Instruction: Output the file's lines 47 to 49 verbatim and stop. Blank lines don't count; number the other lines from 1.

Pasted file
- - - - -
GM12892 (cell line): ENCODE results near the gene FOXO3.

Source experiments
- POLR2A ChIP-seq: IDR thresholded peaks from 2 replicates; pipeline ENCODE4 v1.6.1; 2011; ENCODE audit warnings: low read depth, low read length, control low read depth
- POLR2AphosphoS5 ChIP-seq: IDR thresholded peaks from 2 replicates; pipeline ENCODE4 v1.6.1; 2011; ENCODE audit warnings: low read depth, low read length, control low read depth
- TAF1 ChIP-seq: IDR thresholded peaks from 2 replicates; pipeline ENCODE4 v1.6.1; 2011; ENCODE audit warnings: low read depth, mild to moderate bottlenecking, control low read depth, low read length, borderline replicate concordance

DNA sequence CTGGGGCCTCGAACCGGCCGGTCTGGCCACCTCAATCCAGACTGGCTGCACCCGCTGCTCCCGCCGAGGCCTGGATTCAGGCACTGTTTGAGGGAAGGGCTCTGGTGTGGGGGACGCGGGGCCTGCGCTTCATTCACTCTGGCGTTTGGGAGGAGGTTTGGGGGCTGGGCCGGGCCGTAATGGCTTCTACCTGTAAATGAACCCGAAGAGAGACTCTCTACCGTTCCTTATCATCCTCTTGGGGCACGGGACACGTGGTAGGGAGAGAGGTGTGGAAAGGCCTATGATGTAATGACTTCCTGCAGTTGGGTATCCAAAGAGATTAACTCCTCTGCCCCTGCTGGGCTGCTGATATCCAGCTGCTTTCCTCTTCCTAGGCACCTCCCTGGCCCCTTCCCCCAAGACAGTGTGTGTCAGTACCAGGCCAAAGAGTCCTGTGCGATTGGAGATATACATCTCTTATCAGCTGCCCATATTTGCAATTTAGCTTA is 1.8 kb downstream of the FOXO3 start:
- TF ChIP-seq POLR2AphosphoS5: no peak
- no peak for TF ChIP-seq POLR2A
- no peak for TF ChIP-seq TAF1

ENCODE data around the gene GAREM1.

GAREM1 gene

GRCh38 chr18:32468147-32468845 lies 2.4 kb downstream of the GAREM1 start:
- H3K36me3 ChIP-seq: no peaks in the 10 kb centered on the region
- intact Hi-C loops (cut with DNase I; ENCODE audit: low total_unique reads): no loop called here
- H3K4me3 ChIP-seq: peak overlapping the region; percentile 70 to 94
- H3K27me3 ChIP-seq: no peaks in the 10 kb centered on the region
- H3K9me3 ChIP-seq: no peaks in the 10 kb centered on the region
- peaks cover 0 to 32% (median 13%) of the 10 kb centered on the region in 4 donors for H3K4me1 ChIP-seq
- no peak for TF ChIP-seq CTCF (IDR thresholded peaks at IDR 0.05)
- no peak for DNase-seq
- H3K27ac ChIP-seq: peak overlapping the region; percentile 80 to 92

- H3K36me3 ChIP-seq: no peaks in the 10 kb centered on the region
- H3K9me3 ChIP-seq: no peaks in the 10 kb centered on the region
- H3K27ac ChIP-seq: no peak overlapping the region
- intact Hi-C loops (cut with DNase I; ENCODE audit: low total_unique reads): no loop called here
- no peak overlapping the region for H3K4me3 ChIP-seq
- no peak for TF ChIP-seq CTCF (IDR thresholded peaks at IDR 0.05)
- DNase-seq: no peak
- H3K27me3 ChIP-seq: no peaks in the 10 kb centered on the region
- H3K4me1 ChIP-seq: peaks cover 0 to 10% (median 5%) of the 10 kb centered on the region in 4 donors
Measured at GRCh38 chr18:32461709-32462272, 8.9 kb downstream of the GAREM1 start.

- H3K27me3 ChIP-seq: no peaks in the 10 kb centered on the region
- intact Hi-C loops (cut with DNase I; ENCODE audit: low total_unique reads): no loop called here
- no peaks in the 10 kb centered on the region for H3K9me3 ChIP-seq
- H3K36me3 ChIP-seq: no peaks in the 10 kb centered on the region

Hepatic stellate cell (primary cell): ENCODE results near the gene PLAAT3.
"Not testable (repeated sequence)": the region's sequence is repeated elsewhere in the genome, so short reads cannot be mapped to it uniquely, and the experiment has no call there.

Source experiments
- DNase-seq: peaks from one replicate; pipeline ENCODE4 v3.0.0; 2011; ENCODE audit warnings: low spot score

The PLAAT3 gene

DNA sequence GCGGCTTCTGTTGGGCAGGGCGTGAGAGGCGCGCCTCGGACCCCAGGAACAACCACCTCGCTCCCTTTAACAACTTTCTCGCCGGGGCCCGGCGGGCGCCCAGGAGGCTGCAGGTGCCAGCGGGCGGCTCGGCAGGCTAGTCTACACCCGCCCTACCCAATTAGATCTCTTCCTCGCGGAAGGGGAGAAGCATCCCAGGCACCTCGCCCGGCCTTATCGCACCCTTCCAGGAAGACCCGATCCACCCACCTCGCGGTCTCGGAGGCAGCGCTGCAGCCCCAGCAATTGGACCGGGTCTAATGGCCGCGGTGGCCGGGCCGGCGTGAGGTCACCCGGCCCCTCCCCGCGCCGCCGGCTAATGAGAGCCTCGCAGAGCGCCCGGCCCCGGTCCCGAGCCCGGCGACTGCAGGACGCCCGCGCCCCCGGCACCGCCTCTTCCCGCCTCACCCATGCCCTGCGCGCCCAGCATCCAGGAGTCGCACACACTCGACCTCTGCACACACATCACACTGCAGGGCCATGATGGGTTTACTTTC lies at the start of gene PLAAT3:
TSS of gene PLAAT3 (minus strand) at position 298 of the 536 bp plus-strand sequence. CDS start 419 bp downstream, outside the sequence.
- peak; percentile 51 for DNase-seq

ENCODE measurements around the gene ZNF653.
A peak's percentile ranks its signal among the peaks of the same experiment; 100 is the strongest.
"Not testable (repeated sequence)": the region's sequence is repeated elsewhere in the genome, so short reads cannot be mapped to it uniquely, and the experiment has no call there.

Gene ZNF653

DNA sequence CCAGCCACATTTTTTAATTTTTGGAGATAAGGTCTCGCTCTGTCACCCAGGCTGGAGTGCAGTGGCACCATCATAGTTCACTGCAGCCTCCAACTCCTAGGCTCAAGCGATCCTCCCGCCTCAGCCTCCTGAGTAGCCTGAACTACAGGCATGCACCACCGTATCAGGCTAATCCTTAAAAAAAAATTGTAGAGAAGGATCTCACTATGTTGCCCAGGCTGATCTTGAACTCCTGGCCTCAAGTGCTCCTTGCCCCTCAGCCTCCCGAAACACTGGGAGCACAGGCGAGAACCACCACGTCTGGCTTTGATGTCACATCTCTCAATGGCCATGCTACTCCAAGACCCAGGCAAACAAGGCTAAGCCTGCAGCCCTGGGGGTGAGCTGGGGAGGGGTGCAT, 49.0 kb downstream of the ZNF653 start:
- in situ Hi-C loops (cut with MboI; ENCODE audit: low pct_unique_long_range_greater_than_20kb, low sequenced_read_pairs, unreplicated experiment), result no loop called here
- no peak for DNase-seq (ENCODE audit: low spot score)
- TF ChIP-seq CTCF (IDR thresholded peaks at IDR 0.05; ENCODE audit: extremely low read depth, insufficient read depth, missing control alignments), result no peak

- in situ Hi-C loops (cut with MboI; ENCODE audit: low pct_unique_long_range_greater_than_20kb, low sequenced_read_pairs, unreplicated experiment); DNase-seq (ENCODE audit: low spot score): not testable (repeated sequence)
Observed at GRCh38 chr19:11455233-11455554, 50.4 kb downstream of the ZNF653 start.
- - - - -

Gene ZNF653

DNA sequence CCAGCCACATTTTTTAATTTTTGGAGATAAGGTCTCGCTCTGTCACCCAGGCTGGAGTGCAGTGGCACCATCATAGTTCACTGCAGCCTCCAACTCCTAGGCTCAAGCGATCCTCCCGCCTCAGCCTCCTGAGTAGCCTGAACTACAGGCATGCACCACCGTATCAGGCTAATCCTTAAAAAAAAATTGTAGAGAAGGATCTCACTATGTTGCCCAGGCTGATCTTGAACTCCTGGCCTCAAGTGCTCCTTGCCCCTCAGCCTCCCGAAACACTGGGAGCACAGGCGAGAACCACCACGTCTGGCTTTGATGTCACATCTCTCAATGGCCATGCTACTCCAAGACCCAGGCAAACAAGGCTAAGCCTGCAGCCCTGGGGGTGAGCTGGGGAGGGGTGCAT, 49.0 kb downstream of the ZNF653 start:
- in situ Hi-C loops (cut with MboI; ENCODE audit: low pct_unique_long_range_greater_than_20kb, low sequenced_read_pairs, unreplicated experiment), result no loop called here